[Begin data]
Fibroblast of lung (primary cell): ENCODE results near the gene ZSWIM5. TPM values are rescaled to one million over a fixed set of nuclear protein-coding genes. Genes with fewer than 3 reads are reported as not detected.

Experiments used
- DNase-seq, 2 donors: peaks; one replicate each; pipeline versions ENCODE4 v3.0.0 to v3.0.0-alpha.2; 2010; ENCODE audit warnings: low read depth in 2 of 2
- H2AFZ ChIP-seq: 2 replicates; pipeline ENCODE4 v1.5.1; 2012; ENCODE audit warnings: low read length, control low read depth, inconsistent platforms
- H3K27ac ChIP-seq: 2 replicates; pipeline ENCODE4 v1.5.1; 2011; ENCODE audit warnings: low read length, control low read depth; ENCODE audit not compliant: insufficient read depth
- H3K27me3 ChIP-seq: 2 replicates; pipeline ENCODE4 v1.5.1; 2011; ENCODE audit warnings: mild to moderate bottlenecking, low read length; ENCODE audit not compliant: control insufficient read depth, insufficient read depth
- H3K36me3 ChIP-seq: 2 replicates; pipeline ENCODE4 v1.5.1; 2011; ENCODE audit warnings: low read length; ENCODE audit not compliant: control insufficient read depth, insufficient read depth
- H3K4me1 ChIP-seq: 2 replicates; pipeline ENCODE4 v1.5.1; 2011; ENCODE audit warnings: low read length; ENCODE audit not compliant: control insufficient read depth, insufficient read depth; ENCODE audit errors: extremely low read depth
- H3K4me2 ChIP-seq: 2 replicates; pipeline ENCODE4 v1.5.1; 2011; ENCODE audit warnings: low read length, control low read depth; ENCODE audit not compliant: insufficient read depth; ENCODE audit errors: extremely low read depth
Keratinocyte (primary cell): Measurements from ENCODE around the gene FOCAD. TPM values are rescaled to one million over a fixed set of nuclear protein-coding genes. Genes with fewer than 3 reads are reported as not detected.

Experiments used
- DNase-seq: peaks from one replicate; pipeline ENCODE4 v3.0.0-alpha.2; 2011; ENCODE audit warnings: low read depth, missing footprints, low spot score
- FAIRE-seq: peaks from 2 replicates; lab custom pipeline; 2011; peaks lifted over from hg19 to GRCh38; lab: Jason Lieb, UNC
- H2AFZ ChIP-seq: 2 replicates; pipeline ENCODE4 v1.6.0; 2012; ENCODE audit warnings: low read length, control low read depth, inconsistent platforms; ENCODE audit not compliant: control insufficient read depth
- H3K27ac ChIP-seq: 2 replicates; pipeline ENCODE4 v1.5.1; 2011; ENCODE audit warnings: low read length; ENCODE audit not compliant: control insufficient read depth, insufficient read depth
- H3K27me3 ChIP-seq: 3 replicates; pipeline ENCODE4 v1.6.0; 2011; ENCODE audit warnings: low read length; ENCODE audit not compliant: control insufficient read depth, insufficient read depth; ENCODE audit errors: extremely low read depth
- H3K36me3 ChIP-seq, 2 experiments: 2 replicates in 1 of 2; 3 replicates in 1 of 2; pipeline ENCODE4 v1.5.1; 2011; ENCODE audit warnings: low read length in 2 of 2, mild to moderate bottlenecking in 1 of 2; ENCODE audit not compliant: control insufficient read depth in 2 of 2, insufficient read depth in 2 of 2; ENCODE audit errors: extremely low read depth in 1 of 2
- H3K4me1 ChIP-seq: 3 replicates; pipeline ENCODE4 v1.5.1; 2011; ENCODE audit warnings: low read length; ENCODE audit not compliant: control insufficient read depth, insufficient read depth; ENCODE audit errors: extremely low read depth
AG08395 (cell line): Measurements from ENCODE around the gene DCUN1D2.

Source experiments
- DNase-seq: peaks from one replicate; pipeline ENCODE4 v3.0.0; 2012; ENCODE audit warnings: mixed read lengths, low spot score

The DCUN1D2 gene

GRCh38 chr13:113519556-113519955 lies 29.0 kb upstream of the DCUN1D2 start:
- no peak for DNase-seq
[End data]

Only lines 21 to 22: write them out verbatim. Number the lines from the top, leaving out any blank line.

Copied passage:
- DNase-seq: peaks from one replicate; pipeline ENCODE4 v3.0.0; 2012; ENCODE audit warnings: mixed read lengths, low spot score

The DCUN1D2 gene